Hundreds Unite at the 2012 Peace Conference to Promote Justice and Equality
For public release – 24 October 2012
Politicians, religious leaders and hundreds of Aucklanders across all ethnicity united at the 2012 Peace Conference hosted by the Ahmadiyya Muslim Community filling the Te Tuhi Centre of Arts Auditorium in Pakuranga to capacity during the Labour Weekend.
The Conference, held on Saturday 20th October was themed “Justice & Equality – a key to global peace”, coinciding with “The Week of Prayer for Peace”.
Religious leaders from major faiths such as Christianity, Hinduism, Buddhism, Sikhism and Islam spoke on the topic of Justice and Equality, as Politicians stood united on the day to express their support of the event.
The National President of Ahmadiyya Muslim Community, Mr. Mohammed Iqbal during his introductory speech said “Nowadays, we see an intense wave of indignation and anguish sweeping through the world. In the name of freedom of speech, people are attacking each other’s faith and the uproar it creates with counter reaction is very concerning. Whether the act is in the form of offensive caricatures or a slanderous movie made against the Holy Prophet Muhammad, whether it be an attack on churches or temples or ridiculing any holy character or belief; all these acts are unacceptable and affects us as well”.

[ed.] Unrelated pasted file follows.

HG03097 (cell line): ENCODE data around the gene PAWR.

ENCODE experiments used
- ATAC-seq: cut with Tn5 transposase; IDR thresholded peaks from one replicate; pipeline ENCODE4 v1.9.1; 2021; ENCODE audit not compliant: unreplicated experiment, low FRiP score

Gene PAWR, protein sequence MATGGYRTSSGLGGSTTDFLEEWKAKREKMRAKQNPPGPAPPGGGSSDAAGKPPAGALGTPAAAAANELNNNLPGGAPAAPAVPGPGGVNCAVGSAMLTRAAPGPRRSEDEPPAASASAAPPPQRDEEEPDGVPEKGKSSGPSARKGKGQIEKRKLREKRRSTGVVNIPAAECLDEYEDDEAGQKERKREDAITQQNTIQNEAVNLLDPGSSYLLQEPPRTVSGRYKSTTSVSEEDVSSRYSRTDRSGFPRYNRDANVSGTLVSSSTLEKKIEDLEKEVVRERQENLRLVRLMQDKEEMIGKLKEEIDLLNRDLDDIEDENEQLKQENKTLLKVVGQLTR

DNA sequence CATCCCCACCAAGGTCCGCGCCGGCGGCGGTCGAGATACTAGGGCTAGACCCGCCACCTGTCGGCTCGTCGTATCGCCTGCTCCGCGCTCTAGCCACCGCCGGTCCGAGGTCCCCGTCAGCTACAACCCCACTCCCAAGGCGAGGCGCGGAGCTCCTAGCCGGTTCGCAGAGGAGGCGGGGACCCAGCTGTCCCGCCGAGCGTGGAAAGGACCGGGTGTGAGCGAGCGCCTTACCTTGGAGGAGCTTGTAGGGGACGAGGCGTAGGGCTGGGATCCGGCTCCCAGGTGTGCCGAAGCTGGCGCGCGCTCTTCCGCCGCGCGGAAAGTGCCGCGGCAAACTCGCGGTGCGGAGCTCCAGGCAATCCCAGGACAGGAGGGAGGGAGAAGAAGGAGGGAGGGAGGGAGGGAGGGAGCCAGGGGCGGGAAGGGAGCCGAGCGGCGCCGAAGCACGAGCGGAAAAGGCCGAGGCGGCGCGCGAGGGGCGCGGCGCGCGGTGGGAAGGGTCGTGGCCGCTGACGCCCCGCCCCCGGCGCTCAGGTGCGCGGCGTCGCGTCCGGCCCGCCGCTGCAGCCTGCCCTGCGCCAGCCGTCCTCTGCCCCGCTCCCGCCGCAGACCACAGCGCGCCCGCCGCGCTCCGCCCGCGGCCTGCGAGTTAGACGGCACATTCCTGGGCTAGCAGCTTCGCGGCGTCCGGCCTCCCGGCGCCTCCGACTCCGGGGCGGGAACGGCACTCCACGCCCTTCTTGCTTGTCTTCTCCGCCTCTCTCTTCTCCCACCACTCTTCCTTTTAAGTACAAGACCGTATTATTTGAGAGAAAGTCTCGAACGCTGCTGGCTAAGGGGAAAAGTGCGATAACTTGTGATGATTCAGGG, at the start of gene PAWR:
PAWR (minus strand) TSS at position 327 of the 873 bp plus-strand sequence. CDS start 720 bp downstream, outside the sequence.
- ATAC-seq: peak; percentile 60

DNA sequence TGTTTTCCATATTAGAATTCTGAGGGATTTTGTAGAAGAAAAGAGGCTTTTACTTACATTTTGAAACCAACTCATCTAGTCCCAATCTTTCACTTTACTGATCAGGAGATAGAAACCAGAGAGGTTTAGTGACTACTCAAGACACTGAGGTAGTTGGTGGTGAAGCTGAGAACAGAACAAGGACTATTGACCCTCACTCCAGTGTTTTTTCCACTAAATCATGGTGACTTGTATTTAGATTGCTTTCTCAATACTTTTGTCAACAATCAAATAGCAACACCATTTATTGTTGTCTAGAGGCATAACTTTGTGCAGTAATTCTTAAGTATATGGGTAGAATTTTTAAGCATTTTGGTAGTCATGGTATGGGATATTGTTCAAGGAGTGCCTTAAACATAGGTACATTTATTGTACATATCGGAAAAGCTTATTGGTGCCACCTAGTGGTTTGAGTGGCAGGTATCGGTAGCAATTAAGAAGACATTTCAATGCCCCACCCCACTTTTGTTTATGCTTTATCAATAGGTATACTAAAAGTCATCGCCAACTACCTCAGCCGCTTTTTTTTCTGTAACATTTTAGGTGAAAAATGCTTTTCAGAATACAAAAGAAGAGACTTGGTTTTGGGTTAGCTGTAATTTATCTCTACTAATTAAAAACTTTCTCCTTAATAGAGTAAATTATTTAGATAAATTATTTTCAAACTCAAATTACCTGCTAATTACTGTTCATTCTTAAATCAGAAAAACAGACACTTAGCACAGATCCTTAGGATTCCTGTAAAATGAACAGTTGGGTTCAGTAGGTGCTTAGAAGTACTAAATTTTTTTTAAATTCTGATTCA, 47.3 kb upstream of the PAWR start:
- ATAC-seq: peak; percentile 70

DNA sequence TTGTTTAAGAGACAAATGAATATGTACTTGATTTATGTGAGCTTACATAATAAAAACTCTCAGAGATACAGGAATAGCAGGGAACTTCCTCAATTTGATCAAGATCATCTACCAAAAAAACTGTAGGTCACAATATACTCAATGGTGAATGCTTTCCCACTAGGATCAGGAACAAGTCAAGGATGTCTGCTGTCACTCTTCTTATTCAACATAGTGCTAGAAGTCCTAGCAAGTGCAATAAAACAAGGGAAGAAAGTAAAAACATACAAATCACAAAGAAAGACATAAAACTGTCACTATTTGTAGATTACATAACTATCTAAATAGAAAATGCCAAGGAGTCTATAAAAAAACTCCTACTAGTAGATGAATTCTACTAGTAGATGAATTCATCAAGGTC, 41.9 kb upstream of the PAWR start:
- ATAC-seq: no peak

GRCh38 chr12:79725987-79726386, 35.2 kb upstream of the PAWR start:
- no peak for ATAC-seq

Maulana Shafiq ur Rehman said, “The truth is that peace and justice are inseparable; you cannot have one without the other. Certainly, this principle is something that all wise and intelligent people understand. We also know that all governments claim to make policies that are based on justice and all claim that the establishment of peace is their primary objective. Yet, in general, there is little doubt that restlessness and anxiety is increasing in the world, and so is disorder spreading. This clearly proves that somewhere along the line, the requirements of justice are not being fulfilled.”
Senior politicians from National and Labour party stood in unison, finding common ground in supporting the purpose of the conference and encouraging communities to foster such engagements across New Zealand.
The Ahmadiyya Muslim community concluded the event with joint prayers and dinner.
The Ahmadiyya Muslim Community is a religious organisation, international in its scope. With its sincere desire for peace, the Ahmadiyya Muslim community has grown and is established in more than 200 countries with membership exceeding tens of millions. It is internationally renowned for its services to humanity by providing disaster relief, medical facilities, energy and education worldwide.
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